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Project October 31, 2022

Not Liable: How a Rare Compensation for an International Bombing Disregarded the Victims



The destroyed industrial zone in Hawija. Image by Pesha Magid. Iraq, 2022.

In early June 2015, a Dutch pilot bombed a factory operated by ISIS in the small Iraqi town of Hawija. The bomb triggered a massive explosion that rippled out into the surrounding areas, killing at least 85 civilians and destroying hundreds of homes.

For years the Dutch denied their role in the killing until it was uncovered by Dutch journalists. Under pressure, in December 2020, the Dutch promised 4 million Euros in recompense to Hawija through partnerships with the United Nations Development Programme and the International Organization for Migration. But the civilians who suffered debilitating injuries and lost their family members have been offered nothing.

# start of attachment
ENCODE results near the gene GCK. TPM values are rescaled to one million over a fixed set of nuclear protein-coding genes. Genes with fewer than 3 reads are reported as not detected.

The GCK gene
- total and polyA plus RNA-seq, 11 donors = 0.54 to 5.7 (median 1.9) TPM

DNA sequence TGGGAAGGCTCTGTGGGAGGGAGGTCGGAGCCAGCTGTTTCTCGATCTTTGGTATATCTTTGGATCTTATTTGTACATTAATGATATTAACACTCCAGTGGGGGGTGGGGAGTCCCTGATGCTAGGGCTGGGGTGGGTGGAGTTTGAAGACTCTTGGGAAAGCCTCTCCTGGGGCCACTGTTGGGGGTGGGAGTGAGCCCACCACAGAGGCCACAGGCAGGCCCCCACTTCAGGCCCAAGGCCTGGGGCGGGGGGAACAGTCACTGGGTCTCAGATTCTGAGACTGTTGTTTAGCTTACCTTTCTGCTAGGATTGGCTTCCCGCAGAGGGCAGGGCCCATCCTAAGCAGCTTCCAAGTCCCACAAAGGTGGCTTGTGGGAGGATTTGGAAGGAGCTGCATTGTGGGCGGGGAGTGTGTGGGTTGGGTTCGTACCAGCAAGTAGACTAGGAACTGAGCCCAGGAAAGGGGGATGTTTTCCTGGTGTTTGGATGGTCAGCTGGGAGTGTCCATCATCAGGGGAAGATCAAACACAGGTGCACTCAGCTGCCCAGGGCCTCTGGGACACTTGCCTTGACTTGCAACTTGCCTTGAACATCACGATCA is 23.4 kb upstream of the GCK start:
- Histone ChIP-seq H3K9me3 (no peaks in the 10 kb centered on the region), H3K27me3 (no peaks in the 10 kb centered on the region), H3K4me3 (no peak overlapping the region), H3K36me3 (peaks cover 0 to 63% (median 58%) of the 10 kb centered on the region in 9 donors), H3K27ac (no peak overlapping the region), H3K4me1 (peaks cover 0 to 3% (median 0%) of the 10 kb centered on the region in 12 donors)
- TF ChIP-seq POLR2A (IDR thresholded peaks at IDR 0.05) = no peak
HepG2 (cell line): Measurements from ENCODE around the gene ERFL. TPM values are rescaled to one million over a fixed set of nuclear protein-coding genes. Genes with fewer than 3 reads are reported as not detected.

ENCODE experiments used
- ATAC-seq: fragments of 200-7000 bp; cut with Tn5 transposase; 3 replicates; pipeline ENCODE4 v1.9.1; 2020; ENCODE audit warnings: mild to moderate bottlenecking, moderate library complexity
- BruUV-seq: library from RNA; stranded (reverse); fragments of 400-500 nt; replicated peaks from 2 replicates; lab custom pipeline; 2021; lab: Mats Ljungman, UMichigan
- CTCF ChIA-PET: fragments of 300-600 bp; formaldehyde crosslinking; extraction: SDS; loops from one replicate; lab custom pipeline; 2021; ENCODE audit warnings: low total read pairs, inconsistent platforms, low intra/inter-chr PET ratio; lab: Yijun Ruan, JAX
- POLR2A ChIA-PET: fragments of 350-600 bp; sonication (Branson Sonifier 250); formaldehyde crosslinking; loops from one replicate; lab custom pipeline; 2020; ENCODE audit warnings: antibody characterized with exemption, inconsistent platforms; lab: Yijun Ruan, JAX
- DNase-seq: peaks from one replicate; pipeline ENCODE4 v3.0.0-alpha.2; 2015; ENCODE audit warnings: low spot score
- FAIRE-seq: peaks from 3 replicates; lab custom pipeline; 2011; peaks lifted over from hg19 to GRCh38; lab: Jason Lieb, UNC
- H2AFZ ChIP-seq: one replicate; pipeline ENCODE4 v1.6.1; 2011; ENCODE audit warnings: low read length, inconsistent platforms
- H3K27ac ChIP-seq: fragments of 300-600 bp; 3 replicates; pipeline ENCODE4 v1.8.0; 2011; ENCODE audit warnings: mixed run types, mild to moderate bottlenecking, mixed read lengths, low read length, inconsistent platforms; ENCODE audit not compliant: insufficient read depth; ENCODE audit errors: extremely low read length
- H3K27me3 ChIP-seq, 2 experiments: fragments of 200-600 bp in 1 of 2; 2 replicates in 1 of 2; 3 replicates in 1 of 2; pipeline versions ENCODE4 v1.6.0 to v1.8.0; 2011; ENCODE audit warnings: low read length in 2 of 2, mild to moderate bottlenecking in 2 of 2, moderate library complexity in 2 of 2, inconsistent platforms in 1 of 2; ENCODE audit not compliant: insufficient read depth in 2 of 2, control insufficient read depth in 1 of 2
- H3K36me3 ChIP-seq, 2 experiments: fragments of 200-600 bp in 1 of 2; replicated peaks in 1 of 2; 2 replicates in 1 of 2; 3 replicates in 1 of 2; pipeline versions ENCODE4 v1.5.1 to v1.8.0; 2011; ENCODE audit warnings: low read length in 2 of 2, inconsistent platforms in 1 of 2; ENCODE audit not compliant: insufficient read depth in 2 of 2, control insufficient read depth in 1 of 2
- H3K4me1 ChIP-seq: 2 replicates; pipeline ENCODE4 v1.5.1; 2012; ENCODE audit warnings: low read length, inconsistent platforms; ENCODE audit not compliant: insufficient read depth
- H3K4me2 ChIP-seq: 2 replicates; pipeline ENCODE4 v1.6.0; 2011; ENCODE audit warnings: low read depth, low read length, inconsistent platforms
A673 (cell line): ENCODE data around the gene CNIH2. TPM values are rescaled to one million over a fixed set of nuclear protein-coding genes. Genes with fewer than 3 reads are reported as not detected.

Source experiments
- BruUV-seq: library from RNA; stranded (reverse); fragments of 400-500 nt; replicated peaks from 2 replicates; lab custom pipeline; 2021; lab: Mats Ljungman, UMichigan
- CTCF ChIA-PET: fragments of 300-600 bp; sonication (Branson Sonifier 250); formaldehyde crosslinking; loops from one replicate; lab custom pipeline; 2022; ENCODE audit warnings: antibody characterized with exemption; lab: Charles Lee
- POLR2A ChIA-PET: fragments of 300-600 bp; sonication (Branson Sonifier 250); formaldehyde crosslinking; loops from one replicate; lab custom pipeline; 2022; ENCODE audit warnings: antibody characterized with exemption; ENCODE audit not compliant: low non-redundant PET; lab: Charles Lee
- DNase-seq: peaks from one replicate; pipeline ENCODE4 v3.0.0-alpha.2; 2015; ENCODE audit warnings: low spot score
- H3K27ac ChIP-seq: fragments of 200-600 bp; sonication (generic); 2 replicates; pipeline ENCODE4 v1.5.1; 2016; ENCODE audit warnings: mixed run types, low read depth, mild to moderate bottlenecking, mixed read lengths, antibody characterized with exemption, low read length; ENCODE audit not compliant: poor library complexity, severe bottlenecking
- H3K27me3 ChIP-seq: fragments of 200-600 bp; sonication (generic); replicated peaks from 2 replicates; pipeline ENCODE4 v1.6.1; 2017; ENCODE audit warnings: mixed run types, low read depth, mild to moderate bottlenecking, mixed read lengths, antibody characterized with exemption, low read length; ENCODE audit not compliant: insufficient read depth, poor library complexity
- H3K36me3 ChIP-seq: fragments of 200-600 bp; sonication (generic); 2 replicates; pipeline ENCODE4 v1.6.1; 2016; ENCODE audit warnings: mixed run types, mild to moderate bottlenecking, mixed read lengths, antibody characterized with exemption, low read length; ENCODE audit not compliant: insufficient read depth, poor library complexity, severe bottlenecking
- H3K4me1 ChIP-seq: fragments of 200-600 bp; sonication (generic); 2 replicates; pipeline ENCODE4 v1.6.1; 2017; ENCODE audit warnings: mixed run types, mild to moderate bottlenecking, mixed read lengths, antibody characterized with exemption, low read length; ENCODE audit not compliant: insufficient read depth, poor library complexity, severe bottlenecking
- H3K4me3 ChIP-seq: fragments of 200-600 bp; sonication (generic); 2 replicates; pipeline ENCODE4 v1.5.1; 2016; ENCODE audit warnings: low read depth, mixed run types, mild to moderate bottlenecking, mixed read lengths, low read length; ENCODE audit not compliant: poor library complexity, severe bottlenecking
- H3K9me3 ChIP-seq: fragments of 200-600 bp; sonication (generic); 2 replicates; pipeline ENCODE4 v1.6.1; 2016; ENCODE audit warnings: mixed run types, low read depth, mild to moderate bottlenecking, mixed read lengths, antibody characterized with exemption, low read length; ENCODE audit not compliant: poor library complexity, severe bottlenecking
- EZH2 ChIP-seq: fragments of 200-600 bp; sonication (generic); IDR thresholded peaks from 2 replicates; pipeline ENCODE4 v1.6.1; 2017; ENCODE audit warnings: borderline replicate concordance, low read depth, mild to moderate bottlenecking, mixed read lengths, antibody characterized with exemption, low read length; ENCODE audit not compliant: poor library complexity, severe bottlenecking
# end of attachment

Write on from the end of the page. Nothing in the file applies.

At least 9,000 civilians were killed in the fight against ISIS, as the coalition bombed tightly packed urban areas, yet only one civilian received compensation from a coalition member. Hawija is emblematic of a more significant problem of international warfare, where survivors have almost no recourse to compensation.


war and conflict reporting


War and Conflict

War and Conflict